I support SS.  That's why I'm a Democrat.
    I favor the rich paying their fair share.  That's why I'm a Democrat.
    I support religious freedom.  That's why I'm a Democrat.

  •  How people Quickly Forgot (2+ / 0-)
    Recommended by:
    joe from Lowell, MKSinSA

    How District 26 was brought down in New York because of the issue of SS.

  •  I would think he lost (1+ / 0-)
    Recommended by:

    I would think Perry lost when he gutted texas firefighting and half the state burned down.

    But then again, I doubt anyone has the balls to bring that up in a debate.

    Bad is never good until worse happens

    by dark daze on Thu Sep 08, 2011 at 08:25:46 AM PDT

  •  These people have opposed S.S. from the start. (0+ / 0-)

    There was a period when they stayed quiet about it, but killing Social Security has been the desire of Republicans for more than 70 years.

    Art is the handmaid of human good.

    by joe from Lowell on Thu Sep 08, 2011 at 08:27:12 AM PDT

    •  In the wealthy circle yes (1+ / 0-)
      Recommended by:
      joe from Lowell

      In the evangelical elderly circle not so much. And they make a powerful portion of the base.

    •  Republican leaders, not followers (2+ / 0-)
      Recommended by:
      HoosierJay, joe from Lowell

      Followers, especially in the South, really need SS.  A greater percentage relies on SS in the South than elsewhere.  This is a strategy that will backfire because the people to whom it is aimed aren't a significant enough segment of GOP primary voters, let alone general election voters.

      Are younger people going to follow a climate denier because they like his stand on SS?  Would they really even like it?

      The scientific uncertainty doesn't mean that climate change isn't actually happening.

      by Mimikatz on Thu Sep 08, 2011 at 08:48:32 AM PDT

      [ Parent ]

  •  This is a primary. Older voters are an (2+ / 0-)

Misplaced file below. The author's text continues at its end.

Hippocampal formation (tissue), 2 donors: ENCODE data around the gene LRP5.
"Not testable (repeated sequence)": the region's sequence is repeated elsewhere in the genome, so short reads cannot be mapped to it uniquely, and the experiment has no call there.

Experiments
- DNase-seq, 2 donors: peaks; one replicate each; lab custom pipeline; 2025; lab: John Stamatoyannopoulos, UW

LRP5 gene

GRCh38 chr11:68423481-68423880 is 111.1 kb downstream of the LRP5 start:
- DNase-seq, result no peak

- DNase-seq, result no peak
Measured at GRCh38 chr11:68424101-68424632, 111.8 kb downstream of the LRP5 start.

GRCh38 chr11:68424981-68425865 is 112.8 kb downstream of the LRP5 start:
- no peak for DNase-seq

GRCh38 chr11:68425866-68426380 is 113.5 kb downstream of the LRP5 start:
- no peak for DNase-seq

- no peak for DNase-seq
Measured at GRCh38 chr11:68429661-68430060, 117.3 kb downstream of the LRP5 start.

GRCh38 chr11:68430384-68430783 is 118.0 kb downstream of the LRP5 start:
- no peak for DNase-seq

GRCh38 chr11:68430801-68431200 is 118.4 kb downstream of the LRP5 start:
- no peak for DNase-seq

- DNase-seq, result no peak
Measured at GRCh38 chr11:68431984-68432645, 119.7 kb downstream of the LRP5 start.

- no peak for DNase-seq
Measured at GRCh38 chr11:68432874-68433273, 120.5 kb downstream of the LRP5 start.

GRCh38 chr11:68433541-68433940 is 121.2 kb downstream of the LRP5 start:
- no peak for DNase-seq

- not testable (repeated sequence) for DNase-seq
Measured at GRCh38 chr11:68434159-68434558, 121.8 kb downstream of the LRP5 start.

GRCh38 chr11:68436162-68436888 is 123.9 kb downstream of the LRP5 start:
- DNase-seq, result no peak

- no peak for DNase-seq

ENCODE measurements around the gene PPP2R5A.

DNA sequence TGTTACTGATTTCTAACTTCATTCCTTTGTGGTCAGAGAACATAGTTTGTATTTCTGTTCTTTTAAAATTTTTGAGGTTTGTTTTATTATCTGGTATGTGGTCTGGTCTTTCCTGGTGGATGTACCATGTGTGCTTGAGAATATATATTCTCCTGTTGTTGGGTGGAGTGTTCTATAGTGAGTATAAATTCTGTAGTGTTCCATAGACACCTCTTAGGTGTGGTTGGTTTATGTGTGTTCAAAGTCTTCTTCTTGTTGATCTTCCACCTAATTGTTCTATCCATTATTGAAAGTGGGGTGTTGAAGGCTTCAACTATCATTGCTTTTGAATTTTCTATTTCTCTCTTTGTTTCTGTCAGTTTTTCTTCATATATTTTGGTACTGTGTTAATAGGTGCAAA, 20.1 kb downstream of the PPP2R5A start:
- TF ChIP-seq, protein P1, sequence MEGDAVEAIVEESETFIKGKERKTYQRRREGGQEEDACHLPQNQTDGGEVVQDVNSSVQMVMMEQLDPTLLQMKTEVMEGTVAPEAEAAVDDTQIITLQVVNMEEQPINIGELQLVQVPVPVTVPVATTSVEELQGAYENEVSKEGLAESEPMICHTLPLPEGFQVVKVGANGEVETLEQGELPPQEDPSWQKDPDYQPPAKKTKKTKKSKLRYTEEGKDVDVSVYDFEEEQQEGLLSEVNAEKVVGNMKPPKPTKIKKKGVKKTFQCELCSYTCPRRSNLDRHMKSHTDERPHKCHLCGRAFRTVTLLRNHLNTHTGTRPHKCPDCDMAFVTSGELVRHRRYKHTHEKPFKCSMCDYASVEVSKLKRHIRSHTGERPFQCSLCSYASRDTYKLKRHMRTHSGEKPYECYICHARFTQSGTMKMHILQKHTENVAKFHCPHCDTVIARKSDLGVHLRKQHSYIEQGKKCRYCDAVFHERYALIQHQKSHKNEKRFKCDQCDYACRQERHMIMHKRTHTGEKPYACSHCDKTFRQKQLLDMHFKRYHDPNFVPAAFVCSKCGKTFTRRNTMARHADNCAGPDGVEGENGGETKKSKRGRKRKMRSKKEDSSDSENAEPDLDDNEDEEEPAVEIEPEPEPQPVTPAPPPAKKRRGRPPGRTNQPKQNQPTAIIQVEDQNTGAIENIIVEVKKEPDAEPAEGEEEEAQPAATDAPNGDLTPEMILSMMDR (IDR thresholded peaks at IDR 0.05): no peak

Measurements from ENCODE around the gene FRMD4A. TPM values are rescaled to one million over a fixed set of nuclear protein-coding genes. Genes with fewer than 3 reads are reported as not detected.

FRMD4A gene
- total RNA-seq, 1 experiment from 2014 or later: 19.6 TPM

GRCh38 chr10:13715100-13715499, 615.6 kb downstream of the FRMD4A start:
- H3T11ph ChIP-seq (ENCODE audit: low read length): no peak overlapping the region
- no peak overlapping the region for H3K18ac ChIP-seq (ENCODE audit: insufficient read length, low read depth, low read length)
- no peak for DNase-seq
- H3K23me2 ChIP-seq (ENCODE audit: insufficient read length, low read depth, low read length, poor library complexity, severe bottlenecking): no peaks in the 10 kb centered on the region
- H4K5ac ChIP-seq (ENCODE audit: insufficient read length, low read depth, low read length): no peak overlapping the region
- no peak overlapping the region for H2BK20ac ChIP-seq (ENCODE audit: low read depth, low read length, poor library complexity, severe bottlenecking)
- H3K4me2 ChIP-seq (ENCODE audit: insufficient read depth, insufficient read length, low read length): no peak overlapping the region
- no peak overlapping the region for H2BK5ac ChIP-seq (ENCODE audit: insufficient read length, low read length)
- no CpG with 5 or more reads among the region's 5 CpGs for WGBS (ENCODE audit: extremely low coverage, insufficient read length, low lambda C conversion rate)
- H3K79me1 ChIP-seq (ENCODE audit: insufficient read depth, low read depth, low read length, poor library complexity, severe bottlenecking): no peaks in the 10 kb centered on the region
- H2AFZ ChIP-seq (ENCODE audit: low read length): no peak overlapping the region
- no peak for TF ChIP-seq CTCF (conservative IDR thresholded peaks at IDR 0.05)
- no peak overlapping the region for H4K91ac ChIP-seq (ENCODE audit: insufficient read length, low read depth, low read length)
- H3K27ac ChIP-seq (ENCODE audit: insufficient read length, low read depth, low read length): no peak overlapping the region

Recommended by:
    HoosierJay, Mimikatz

    Even bigger percentage of the voters in a primary.

    Also this is a Republican primary so the other candidates will have access to Fox news.

    Perry may have just blown it.

  •  Romney and Perry (2+ / 0-)
    Recommended by:
    LaurenMonica, PsychoSavannah

    have the same basic position -- Bush's position.  Perry went overboard rhetorically, but as long as Romney is endorsing privatization, what is he objecting to?  And why does he want to privatize if it isnt a ponzi scheme.  (he endorsed private accounts as late as last month).

    "This world demands the qualities of youth: not a time of life but a state of mind[.]" -- Robert F. Kennedy

    by Loge on Thu Sep 08, 2011 at 08:29:28 AM PDT

  •  Romney's team is copying Eisenhower - so cute. (0+ / 0-)

    To be fair to Ike, here is what he said:

    "Should any political party attempt to abolish social security, unemployment insurance and eliminate labor laws and farm programs, you would not hear of that party again in our political history. There is a tiny splinter group, of course, that believes you can do these things. Among them are H. L. Hunt (you possibly know his background), a few other Texas oil millionaires and an occasional politician or business man from other areas. Their number is negligible and they are stupid." (President Dwight Eisenhower, writing to his brother Edgar in 1954) [Emphasis mine]